Shop Clubs Act 1902
|This article is an orphan, as no other articles link to it. Please introduce links to this page from ; try the Find link tool for suggestions. (January 2010)|
It was made illegal for an employer to require a worker to resign his membership in a friendly society as a condition of employment, or to prohibit him from joining a friendly society other than the workplace shop club or thrift fund.
The Act did allow for compulsory membership of a shop club or thrift fund, provided it was registered under the Friendly Societies Act 1896 and certified under this Act. The certification was conditional on the Registrar of Friendly Societies determining that it offered significant benefits to the employee, that it took contributions at the cost of the employer as well as its members, and that it was of a permanent character. The Registrar was also to consult with the workforce, and no such society was to be established unless at least three-quarters of the employees desired it. A schedule provided guidelines for the regulations of any certified societies.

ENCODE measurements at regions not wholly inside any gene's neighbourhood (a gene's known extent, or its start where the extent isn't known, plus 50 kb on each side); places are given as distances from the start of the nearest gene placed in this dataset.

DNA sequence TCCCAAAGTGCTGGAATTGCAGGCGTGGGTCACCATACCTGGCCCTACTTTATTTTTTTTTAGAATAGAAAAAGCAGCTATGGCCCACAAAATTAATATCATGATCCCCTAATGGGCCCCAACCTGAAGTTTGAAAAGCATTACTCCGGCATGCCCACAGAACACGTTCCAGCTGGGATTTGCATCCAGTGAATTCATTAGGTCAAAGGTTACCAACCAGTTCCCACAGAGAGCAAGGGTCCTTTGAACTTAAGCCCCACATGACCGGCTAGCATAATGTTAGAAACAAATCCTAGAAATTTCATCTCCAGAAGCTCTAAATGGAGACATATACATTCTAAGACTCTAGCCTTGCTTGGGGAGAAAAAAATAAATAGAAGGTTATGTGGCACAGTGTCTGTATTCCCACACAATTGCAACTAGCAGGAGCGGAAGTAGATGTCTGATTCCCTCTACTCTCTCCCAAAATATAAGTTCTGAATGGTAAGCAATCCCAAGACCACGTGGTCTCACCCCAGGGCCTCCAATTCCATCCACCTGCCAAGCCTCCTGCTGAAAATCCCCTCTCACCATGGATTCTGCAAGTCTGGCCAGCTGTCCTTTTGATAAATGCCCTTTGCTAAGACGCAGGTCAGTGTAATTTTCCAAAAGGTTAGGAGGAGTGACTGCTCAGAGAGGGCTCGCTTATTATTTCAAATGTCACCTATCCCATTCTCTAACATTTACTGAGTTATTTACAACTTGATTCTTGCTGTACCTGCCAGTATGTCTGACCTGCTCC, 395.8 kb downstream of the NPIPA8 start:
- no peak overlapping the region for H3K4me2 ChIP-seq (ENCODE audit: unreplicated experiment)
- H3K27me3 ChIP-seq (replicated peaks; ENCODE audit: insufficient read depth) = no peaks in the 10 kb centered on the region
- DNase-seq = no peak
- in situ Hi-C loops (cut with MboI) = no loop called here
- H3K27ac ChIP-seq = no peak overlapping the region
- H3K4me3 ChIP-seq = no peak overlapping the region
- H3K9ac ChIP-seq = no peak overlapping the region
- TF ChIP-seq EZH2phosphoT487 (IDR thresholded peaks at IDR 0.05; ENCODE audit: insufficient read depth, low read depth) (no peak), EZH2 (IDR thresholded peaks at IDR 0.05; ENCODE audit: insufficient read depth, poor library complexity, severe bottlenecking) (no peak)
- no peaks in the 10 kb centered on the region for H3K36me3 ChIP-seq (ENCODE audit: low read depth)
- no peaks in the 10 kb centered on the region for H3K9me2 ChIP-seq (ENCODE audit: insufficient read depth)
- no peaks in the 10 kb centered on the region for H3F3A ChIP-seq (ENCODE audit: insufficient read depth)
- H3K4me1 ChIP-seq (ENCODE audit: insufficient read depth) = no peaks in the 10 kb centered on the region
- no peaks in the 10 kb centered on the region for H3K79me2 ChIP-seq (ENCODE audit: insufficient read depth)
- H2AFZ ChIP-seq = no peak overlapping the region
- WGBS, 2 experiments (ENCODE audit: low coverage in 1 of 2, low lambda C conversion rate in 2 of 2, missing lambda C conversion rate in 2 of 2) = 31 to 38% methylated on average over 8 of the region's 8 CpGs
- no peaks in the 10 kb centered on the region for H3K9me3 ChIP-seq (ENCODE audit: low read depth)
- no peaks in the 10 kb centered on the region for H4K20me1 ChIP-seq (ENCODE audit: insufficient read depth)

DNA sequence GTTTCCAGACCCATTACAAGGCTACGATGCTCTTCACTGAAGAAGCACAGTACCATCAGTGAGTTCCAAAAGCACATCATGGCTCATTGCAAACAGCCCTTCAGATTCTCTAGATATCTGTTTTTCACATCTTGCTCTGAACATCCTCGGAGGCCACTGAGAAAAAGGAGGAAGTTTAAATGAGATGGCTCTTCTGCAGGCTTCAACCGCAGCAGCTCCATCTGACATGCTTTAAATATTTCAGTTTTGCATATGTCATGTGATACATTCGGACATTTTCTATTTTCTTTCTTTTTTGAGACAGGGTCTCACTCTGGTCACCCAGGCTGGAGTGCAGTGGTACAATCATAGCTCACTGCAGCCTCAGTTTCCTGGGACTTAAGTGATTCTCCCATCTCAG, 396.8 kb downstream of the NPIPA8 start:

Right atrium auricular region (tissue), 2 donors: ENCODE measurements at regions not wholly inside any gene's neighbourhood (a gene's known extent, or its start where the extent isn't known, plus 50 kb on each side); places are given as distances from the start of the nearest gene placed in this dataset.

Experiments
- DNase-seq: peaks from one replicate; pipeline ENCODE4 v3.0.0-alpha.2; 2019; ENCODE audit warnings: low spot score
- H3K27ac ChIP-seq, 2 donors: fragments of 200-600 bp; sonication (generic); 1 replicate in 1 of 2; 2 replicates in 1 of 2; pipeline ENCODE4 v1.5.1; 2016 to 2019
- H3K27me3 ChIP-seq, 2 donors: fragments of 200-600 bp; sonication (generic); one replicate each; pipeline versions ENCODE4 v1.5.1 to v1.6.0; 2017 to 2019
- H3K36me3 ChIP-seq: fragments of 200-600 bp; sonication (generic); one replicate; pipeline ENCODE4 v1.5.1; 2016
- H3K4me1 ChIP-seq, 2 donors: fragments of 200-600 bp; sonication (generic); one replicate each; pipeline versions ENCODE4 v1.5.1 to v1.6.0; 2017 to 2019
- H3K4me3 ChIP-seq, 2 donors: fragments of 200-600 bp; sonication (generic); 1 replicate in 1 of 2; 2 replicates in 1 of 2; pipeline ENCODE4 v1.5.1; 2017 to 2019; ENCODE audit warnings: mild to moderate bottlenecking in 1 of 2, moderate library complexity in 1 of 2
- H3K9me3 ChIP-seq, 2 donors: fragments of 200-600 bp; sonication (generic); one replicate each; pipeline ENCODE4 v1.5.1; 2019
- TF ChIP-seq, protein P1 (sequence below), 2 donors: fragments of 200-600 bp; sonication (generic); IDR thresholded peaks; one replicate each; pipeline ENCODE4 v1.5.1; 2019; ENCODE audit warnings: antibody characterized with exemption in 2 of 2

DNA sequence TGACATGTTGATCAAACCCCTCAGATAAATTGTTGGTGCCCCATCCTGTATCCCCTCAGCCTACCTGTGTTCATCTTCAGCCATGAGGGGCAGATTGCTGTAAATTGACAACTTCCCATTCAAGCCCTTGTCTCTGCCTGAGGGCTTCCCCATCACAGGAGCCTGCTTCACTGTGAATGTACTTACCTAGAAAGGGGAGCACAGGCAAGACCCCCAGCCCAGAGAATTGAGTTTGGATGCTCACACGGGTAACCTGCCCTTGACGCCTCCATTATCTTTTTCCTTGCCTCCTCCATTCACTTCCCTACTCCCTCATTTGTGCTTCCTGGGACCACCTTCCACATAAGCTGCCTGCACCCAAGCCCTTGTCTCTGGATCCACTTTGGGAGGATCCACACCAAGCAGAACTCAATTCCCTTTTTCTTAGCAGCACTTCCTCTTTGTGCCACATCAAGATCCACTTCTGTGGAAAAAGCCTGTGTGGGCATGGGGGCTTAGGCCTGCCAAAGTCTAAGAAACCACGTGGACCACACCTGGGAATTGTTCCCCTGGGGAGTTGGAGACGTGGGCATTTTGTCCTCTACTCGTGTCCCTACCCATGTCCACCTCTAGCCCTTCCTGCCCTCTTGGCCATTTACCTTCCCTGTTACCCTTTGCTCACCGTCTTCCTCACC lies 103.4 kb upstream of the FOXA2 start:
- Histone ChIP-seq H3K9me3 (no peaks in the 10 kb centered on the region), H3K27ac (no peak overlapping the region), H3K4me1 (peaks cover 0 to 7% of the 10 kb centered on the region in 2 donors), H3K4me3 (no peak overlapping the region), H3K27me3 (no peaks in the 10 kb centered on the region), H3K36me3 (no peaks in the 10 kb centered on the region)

No member was to be forced to resign his membership on account of having left employment; he was to be given the option of remaining a member or having an appropriate share of the funds returned to him.
The Act came into force on 1 January 1903 and was repealed by the Wages Act 1986.
- The Public General Acts Passed in the Second Year of the Reign of His Majesty King Edward the Seventh. London: printed for His Majesty's Stationery Office. 1902.
- Chronological table of the statutes; HMSO, London. 1993.